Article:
Norton Gallery exhibits art by Amanda Clements

Panola+College+Art+Professor+Amanda+Clements+photographed+beside+an+art+piece+she+created.+

Panola College Art Professor Amanda Clements photographed beside an art piece she created.

Panola College Art Professor Amanda Clements’s watercolor and mixed media artwork, “Evening Wildflowers,” is on display at the R.W. Norton Art Gallery in Shreveport, La., as part of “BLOOM! 2020,” a juried exhibition.

“There were 193 submissions, and only 48 selected for the exhibit, so I was thrilled to be included,” Clements said.

Because of the coronavirus, the venue is closed, but the exhibit is showcased online. The Digital Exhibition Catalogue can be found at http://www.rwnaf.org/events.html while the virtual exhibit video is at https://www.youtube.com/watch?v=RxbKTj21TJA&feature=youtu.be

Before the coronavirus crisis, Panola College had planned a field trip to visit the Norton to see the BLOOM! 2020 exhibit and to view the Norton Gardens. The field trip was funded by a grant from the Panola College Foundation.

“I am heavily disappointed that we had to cancel the field trip, but the Gallery has so wonderfully tried to still allow us artists a little spotlight by creating a virtual tour of the works on display,” she said.

Clements teaches art appreciation, drawing, watercolor, acrylics, oils and ceramics to Panola College students.

For the Norton exhibition entry, she chose to work in cyanotype and watercolor. Cyanotype is a printing process that creates a cyan-blue print. She combined both artistic processes to create a mixed media image.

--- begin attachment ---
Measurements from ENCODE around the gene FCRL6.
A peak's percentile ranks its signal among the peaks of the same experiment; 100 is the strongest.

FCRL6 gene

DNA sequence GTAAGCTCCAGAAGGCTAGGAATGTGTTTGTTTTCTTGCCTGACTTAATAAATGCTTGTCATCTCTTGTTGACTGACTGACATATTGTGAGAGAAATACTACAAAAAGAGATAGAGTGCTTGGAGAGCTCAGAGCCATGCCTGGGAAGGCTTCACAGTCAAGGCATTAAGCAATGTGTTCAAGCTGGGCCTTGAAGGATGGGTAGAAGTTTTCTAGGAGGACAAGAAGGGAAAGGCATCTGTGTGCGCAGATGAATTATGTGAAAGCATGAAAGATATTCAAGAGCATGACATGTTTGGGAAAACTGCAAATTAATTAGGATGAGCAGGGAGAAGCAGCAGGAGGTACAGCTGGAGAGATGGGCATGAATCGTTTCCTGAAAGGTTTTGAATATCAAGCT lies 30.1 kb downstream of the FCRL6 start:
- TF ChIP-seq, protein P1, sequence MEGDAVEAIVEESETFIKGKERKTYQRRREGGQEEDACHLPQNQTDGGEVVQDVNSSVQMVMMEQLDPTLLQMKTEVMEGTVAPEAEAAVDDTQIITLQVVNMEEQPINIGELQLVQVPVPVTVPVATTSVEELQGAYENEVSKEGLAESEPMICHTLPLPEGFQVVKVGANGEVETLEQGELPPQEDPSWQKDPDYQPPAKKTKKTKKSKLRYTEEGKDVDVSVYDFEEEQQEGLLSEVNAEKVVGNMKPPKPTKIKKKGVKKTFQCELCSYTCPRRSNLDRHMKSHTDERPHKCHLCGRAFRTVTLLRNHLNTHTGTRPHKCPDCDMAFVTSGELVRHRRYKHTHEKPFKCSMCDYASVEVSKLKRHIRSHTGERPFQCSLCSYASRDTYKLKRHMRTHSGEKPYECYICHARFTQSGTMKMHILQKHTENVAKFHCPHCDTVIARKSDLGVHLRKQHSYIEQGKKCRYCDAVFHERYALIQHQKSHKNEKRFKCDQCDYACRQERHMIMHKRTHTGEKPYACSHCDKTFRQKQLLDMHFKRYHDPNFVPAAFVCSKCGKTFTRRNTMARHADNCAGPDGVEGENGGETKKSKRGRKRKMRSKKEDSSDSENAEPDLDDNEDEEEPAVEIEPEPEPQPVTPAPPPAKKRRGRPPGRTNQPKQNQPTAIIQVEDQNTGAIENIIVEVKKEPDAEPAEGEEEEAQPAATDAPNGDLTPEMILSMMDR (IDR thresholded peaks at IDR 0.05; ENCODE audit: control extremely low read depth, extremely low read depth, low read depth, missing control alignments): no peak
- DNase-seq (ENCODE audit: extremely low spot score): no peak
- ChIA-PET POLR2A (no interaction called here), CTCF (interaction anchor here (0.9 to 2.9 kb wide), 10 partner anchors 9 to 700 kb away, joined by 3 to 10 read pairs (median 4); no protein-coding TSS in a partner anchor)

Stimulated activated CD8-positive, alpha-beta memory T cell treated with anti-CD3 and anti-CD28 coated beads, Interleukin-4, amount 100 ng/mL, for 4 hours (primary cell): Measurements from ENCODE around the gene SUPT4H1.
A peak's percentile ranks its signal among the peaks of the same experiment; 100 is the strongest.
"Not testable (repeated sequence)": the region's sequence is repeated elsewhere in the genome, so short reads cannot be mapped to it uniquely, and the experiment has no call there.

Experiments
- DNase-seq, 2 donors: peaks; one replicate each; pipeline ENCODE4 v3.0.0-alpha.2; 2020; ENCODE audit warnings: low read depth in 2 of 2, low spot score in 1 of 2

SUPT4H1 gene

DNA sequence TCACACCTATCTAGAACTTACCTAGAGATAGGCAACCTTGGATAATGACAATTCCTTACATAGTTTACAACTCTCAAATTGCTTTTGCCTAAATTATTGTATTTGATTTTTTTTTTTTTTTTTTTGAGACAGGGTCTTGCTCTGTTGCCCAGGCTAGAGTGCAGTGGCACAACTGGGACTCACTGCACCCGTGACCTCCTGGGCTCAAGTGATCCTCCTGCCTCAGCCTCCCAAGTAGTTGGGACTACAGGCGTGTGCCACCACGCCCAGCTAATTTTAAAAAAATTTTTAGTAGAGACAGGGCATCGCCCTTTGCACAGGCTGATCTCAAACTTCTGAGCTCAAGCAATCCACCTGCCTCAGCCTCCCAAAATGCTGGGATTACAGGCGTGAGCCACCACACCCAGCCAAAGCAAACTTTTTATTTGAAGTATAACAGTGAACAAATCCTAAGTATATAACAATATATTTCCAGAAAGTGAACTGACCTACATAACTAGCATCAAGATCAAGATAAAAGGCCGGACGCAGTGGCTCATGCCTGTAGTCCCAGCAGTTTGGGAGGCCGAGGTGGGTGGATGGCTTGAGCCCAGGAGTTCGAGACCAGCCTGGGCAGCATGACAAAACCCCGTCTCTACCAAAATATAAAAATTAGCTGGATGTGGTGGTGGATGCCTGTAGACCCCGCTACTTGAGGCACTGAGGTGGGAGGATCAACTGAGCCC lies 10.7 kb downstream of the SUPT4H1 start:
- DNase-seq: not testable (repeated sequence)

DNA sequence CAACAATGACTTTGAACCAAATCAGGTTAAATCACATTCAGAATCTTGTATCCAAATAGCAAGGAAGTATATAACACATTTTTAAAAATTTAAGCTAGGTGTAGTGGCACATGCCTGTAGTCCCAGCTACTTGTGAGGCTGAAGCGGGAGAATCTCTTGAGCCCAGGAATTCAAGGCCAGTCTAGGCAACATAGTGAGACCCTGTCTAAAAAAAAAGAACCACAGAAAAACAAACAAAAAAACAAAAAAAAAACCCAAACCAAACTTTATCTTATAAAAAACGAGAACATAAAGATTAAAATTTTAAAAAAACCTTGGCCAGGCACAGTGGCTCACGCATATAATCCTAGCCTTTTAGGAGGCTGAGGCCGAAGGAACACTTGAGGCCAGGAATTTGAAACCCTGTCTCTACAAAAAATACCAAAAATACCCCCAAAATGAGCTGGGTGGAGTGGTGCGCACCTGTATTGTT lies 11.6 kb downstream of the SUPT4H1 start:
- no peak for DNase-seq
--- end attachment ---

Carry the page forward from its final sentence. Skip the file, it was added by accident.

Clements said she grew up watching her mother paint and, with her mother’s help, began working with clay to complete a history project in junior high. That experience sparked her interest in three-dimensional artwork.

“I created a complete Indian village in clay, and later made a Noah’s ark set with the ark and all the animals. I really liked working with the clay that you shaped and then baked in the oven to harden,” she said.

After high school, she started studying pre-med at Eastfield College in Mesquite where she planned to study sonography or nursing. “I was really stressed out in some of those classes, so my mom encouraged me to take a class just for fun,” she recalls. That’s when she rediscovered her love of art.

“In one of those classes, my professor praised my work and told me I should change my focus and major in art. I said, ‘I’m not going to be a starving artist. I need a degree where I can get a job with a steady income.” Her professor persisted and talked to her about opportunities as an art teacher. Clements completed her bachelor’s degree at Texas A&M Commerce and started teaching at Chapel Hill in Mt. Pleasant. After a summer retreat for art educators at Stephen F. Austin State University, she signed up to be one of the first students in SFA’s new Art Educator’s Master’s Program and completed her master’s degree.

She was teaching art at Hallsville High School when the art professor’s position opened up at Panola College. “I knew from the beginning that I wanted to ultimately teach at a community college. I wanted to do what that professor had done for me. She opened the door for me to realize that I could find success doing something that I love,” she said.

To create the artwork that was selected for the Norton exhibit, Clements painted the chemicals ferric ammonium citrate and potassium ferricyanide onto watercolor paper in a dimly lit room. Once dry, she was able to add watercolors to the piece. She enjoys experimenting with new techniques and sharing her knowledge with her students.

“I’m usually so focused on being the art teacher that I don’t focus on being the artist. Right now, I’ve set up a place to work in the corner of our dining room. I want our children to be able to watch me work with my art the way I watched my own mom paint when I was a little girl. They’re getting to watch me create, and they have helped me with the cyanotype process, so we’re having fun,” she said.